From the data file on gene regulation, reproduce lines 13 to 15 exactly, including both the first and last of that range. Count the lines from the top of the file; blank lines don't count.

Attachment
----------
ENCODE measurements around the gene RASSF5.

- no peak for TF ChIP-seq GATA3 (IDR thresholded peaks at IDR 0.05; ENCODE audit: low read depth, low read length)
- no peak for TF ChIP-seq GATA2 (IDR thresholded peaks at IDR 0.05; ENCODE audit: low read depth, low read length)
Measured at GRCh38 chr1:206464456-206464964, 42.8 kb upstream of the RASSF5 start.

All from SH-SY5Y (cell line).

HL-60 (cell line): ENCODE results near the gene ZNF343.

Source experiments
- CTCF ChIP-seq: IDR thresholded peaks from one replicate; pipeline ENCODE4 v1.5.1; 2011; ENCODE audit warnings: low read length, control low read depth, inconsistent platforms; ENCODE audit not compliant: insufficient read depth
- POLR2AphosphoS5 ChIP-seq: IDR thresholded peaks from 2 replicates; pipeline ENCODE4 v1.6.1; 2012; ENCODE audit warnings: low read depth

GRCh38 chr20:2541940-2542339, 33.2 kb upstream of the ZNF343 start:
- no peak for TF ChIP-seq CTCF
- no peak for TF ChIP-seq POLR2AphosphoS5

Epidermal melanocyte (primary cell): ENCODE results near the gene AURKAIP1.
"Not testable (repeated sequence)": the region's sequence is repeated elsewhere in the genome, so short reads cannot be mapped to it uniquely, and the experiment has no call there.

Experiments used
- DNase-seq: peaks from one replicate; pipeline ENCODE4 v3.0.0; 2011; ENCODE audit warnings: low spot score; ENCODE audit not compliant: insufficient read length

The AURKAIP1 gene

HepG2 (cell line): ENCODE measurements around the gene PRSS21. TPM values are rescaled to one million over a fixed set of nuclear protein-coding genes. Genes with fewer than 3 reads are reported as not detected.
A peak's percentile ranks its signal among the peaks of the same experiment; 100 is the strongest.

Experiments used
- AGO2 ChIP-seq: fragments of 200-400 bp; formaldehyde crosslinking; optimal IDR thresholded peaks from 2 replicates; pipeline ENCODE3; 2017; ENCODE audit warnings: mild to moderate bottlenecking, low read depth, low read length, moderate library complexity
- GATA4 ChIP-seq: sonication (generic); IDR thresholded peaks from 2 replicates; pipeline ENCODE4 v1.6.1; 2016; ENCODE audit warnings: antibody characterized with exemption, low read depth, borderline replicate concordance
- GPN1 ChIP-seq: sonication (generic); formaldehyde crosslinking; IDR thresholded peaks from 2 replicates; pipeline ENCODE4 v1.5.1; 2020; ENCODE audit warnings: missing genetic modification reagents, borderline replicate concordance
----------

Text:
Epidermal melanocyte (primary cell): ENCODE results near the gene AURKAIP1.
"Not testable (repeated sequence)": the region's sequence is repeated elsewhere in the genome, so short reads cannot be mapped to it uniquely, and the experiment has no call there.

Experiments used